Connecting Molecular Clouds to Clustered Star Formation using Interferometry

Thumbnail Image


Publication or External Link





Stars are commonly formed in clusters in dense regions of interstellar medium called molecular clouds. In this thesis, we improve our understanding of the physics of star formation through multiple experiments involving interferometry. We use CARMA observations of filaments in Serpens and Perseus molecular clouds to study their morphology and kinematics using dense gas tracers. The observations are compared against predictions from simulations to explain how filaments form and evolve to form stars. Ammonia inversion transitions data is obtained from VLA observations of the NGC 1333 molecular cloud. From this data, we derive temperature, structural and kinematic information about the gas participating in star formation on scales from 2 parsec to 0.01 parsec, thereby connecting the large scale gas and dust structure to individual protostellar envelopes.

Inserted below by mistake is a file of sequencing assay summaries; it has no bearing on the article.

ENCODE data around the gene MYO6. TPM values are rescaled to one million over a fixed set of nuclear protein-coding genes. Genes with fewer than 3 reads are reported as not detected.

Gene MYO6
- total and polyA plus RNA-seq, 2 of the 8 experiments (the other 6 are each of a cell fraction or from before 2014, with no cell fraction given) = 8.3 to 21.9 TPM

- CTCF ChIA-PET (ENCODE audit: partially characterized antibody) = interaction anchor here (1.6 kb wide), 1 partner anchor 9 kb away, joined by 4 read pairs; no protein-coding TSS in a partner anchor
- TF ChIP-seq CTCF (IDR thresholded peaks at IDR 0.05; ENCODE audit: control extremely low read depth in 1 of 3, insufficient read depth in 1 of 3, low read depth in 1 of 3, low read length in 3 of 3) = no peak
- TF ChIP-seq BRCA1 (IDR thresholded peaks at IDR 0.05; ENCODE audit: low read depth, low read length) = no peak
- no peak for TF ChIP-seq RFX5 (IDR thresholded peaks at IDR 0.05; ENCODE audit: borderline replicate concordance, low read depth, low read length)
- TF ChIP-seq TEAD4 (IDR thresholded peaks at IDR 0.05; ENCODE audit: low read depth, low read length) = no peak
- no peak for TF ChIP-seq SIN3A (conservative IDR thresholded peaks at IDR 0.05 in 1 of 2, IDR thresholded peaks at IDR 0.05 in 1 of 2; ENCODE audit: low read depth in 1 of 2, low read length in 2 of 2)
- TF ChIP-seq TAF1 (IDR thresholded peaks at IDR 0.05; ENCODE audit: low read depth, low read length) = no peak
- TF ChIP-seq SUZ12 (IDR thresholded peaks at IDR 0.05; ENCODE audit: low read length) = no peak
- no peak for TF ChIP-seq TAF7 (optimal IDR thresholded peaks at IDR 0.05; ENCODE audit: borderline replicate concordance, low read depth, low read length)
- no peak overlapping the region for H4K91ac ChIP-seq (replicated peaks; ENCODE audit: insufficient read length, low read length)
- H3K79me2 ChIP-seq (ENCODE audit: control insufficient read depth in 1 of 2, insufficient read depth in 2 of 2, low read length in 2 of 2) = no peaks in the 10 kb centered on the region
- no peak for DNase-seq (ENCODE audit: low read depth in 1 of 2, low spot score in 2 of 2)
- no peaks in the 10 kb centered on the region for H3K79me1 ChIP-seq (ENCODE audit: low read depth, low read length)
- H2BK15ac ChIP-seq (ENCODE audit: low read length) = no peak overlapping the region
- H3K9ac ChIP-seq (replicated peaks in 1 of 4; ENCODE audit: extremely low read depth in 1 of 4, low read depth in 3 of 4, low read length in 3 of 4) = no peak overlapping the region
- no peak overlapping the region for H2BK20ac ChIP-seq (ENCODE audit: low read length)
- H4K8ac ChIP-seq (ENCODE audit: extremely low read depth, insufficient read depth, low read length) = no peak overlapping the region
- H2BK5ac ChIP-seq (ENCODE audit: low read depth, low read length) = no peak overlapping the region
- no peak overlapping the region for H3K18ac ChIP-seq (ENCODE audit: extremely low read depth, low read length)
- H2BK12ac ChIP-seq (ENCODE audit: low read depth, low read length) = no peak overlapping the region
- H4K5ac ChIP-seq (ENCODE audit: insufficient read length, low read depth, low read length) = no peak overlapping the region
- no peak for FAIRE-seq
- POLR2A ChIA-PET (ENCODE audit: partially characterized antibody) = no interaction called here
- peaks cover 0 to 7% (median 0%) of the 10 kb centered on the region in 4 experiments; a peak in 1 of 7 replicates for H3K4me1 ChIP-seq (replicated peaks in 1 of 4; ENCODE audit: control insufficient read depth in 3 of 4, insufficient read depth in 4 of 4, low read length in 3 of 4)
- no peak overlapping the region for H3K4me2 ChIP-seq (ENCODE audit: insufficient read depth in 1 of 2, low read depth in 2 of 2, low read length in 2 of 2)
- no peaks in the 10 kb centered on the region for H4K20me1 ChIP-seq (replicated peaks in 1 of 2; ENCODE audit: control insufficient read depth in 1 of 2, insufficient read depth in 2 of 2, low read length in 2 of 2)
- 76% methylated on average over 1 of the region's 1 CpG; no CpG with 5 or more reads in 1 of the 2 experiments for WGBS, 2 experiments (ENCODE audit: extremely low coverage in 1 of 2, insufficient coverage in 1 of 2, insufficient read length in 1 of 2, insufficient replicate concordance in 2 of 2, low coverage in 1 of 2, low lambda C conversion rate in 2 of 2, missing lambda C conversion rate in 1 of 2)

These observations from ground-based arrays are complemented by the development of the Balloon Experimental Twin Telescope for Infra-red Interferometry (BETTII). This pioneering instrument performs Michelson interferometry along with Fourier Transform Spectroscopy, thereby providing sub-arcsecond angular resolution and spectroscopic capabilities at far-infrared wavelengths 30-100 microns. Using this capability, BETTII will study the dusty envelopes around protostars in clustered star forming regions. The instrument development is a component of the thesis with focus on the optics designing, evaluation and alignment for the completed and upcoming flights. We discuss how the optical system mitigates the challenges of phase control for such a balloon borne interferometer. Further, interferometric simulations of BETTII observations are carried out to investigate how well these observations can constrain the defining parameters of protostars.